Sunday, January 29, 2012

Discarnate Muses and Artists

"To take photographs. Such was the entry point into photography. Along the creek beds and waterfalls seeing was always possession and camera affirmed ownership. Since then other modes, other doors have superseded, for example, to make photographs. The greed, however, has never really disappeared. Ownership seems to be the force that opens all the other doors. Yet, possession is not all. As I become more in harmony with the world around, through, and in me, the varieties of time weave together. Chronological time, the time my psyche takes, and creative time were once always at odds with each other. Less so now that the manifestations of inner growth are seen to be set in my path as if by an invisible discarnate friend. When I have sensed his presence, the photographs, afterward, seem like footprints... his or mine is the question!" 

"The other one, the one called Borges, is the one things happen to. I walk through the streets of Buenos Aires and stop for a moment, perhaps mechanically now, to look at the arch of an entrance hall and the grillwork on the gate; I know of Borges from the mail and see his name on a list of professors or in a biographical dictionary. I like hourglasses, maps, eighteenth-century typography, the taste of coffee and the prose of Stevenson; he shares these preferences, but in a vain way that turns them into the attributes of an actor. It would be an exaggeration to say that ours is a hostile relationship; I live, let myself go on living, so that Borges may contrive his literature, and this literature justifies me. It is no effort for me to confess that he has achieved some valid pages, but those pages cannot save me, perhaps because what is good belongs to no one, not even to him, but rather to the language and to tradition. Besides, I am destined to perish, definitively, and only some instant of myself can survive in him. Little by little, I am giving over everything to him, though I am quite aware of his perverse custom of falsifying and magnifying things.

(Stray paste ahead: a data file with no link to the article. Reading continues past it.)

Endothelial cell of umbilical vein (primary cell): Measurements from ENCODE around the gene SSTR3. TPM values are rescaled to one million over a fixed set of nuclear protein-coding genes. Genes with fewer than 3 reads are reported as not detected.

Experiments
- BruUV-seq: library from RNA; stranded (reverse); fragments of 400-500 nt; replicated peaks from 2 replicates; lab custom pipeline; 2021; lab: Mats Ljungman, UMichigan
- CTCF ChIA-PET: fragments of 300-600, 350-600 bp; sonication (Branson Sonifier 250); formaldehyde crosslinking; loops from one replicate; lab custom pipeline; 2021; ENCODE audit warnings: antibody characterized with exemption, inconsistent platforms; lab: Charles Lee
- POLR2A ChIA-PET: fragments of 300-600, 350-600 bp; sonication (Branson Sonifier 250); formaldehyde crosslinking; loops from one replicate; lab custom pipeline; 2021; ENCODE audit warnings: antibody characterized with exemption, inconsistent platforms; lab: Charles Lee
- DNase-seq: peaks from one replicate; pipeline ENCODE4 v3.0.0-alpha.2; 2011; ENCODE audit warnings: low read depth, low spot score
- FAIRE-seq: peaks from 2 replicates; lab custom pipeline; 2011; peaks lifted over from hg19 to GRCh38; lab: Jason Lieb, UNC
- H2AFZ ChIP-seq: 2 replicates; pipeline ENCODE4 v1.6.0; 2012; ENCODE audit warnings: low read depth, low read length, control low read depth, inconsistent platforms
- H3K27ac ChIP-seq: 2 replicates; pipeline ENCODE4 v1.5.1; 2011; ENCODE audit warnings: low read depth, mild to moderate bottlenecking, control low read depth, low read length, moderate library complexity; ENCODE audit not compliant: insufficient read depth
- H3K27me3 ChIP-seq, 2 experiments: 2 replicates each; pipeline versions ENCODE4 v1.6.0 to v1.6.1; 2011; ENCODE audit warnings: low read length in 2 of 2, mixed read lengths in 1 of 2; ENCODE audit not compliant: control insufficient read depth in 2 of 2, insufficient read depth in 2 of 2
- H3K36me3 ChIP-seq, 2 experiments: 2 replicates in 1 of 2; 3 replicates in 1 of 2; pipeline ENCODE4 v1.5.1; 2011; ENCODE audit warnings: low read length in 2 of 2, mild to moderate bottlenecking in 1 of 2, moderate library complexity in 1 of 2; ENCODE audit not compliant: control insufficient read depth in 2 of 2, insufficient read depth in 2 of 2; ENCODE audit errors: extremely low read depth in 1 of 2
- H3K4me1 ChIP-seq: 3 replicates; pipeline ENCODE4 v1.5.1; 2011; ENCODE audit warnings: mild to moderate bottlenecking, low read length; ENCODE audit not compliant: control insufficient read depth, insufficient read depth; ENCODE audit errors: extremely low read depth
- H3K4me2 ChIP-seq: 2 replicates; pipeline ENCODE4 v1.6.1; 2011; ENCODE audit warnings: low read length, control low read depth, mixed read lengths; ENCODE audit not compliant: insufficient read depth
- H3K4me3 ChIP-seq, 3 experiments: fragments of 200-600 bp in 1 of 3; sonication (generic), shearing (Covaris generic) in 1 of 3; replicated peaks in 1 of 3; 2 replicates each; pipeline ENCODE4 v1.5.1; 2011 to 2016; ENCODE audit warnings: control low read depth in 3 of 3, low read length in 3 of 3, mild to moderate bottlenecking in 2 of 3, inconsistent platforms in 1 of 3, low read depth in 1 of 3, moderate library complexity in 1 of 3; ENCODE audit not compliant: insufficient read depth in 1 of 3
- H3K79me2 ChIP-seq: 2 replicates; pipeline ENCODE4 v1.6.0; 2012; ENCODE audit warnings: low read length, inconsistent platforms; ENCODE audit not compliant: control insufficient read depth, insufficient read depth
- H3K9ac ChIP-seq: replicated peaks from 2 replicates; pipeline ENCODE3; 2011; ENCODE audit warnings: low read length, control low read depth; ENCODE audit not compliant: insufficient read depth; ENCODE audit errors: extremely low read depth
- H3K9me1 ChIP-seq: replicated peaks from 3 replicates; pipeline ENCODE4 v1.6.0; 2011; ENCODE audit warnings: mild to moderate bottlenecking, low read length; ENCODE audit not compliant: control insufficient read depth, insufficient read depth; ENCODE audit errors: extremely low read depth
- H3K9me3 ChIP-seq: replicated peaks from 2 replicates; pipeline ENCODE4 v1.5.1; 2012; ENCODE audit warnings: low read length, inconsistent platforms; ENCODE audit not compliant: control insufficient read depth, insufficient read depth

Spinoza knew that all things long to persist in their being; the stone eternally wants to be a stone and the tiger a tiger. I shall remain in Borges, not in myself (if it is true that I am someone), but I recognize myself less in his books than in many others or in the laborious strumming of a guitar. Years ago I tried to free myself from him and went from the mythologies of the suburbs to the games with time and infinity, but those games belong to Borges now and I shall have to imagine other things. Thus my life is a flight and I lose everything and everything belongs to oblivion, or to him.

I do not know which of us has written this page."

"Borges and I"

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